One of the powerful advantages that social businesses have over non-profit NGOs and also over governments, is that social entrepreneurship can scale up their model, and they can scale it up quickly and effectively.
Scale Up What Works From Smaller Projects
Scaling up means the ability to have a smaller project, testing it and seeing if it works, and then when it does work (based on the criteria that you have set usually based on the financial return on investment and social return on investment), social businesses have the capacity then to duplicate that model. And they can duplicate that model indefinitely, or to the extent of the limits of its own circumstances and factors that surround it.
Celebrate Success But Also Write Down the Details
For social businesses to duplicate such a model though, it’s very important for social entrepreneurs to think in terms of systems. While a pilot project can show the benefits of certain actions and certain activities, it’s great not to just celebrate those activities. It’d be very important to go beyond those activities.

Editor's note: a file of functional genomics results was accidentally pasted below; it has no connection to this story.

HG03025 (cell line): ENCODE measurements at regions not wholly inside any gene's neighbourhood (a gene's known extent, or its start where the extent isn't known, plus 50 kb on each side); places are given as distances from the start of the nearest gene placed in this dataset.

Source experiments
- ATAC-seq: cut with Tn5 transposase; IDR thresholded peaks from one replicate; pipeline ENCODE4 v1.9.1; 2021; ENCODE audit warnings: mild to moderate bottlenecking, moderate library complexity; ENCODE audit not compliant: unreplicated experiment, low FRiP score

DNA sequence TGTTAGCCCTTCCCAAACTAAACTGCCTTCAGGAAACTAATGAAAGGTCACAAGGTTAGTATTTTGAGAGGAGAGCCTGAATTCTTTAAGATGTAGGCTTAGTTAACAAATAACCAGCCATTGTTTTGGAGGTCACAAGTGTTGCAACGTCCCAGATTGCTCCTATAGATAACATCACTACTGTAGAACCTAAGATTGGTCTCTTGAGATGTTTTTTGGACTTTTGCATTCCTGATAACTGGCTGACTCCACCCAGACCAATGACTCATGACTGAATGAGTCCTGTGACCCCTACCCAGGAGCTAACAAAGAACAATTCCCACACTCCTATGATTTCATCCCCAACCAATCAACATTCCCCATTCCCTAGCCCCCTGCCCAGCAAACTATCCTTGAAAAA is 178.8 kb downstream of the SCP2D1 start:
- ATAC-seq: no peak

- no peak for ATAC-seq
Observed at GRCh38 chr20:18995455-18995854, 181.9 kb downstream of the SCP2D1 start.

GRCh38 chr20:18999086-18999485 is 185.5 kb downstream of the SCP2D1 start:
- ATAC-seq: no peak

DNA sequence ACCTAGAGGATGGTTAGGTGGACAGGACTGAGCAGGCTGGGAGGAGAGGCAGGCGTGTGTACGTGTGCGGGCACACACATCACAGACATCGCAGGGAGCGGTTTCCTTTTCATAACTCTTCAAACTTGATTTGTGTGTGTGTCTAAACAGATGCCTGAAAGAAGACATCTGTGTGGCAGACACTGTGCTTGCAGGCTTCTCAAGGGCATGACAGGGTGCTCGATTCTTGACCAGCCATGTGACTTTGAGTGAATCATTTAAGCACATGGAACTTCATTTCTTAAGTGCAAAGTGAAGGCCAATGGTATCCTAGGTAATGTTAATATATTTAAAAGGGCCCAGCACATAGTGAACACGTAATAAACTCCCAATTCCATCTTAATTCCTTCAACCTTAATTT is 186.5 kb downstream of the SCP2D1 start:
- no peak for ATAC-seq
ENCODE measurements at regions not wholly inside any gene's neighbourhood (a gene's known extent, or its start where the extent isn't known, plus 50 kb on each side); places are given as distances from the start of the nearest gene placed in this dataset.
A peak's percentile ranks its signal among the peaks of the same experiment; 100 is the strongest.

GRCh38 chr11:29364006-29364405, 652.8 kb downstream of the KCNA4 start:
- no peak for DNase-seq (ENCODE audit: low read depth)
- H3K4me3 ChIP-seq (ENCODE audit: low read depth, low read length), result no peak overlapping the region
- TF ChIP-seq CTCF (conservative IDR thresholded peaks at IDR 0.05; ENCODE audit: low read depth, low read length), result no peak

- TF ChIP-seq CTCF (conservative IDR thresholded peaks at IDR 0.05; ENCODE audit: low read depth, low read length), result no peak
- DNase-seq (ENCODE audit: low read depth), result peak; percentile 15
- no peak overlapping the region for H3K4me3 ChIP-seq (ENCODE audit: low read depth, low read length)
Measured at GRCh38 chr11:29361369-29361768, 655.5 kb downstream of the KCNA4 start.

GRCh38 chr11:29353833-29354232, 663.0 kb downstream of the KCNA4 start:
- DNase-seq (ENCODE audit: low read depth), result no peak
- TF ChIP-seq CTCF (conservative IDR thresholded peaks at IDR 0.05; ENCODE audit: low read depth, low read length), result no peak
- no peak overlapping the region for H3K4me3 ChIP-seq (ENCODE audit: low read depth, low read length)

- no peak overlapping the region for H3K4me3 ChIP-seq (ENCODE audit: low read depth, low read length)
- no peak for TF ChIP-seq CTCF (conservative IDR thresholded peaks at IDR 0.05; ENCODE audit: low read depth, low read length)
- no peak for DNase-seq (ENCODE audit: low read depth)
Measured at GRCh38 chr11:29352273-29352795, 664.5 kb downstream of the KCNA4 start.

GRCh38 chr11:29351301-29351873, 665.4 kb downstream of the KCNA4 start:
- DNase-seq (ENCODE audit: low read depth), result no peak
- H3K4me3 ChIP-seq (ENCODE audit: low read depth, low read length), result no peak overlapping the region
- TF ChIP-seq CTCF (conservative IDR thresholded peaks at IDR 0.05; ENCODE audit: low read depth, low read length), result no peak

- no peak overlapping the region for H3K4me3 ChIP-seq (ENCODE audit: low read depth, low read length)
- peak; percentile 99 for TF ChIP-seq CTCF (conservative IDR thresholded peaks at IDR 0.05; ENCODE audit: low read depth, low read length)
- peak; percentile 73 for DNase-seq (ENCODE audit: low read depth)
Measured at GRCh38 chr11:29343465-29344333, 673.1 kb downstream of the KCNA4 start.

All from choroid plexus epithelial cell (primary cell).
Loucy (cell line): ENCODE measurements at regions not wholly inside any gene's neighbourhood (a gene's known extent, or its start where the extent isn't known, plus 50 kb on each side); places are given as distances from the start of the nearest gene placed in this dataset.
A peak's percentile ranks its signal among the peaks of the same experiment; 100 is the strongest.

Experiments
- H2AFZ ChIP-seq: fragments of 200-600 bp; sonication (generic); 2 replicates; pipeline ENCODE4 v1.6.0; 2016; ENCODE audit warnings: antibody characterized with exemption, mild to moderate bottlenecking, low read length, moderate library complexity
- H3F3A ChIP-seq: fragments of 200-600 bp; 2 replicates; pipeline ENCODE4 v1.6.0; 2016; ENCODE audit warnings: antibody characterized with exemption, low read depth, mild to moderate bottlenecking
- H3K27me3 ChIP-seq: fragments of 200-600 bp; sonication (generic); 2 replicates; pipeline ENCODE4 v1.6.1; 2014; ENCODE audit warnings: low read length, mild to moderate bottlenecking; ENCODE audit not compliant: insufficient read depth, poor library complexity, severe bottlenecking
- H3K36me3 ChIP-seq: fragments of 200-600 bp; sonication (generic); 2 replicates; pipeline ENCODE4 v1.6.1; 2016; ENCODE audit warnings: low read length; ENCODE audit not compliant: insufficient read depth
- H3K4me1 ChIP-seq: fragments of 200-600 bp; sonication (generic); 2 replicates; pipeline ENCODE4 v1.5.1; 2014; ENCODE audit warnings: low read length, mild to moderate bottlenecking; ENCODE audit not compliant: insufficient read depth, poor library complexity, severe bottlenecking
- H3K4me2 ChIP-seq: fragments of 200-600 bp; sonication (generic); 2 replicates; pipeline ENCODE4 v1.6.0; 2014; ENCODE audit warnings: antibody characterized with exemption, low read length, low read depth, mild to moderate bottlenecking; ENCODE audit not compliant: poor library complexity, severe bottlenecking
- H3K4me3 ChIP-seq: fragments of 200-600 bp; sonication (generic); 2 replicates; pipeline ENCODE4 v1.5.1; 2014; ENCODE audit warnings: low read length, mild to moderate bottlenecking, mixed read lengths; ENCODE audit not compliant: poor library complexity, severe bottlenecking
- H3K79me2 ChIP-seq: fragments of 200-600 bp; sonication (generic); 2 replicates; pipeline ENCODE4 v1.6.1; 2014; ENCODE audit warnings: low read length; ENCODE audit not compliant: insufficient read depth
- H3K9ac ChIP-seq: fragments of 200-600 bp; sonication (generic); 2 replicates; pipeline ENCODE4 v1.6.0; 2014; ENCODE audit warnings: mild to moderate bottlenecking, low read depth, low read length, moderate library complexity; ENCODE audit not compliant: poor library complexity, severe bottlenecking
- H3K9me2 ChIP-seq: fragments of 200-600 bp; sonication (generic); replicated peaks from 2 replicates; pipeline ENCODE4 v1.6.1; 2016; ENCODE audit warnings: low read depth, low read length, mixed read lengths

Look outside the success factors of that pilot project or that pilot system, and then look at what works and what doesn’t work. Throw out what doesn’t work. Keep what works. Fine tune the areas that do need improvement, and then, write it down.
Write down in clear detail the specific actions and steps for that system to be duplicated again and again and again.
Scaling up a social entrepreneurship model is the great thing about social enterprise overall. They have greater financial resources and business acumen (mixed with their social purpose) to do it.
Note: Please excuse the poor sound quality of the video. As I was living and working in Bangladesh at the time of this video, it was the rainy monsoon season. Therefore, the sounds in the background were the fierce winds and pouring rain. Thank you for your understanding.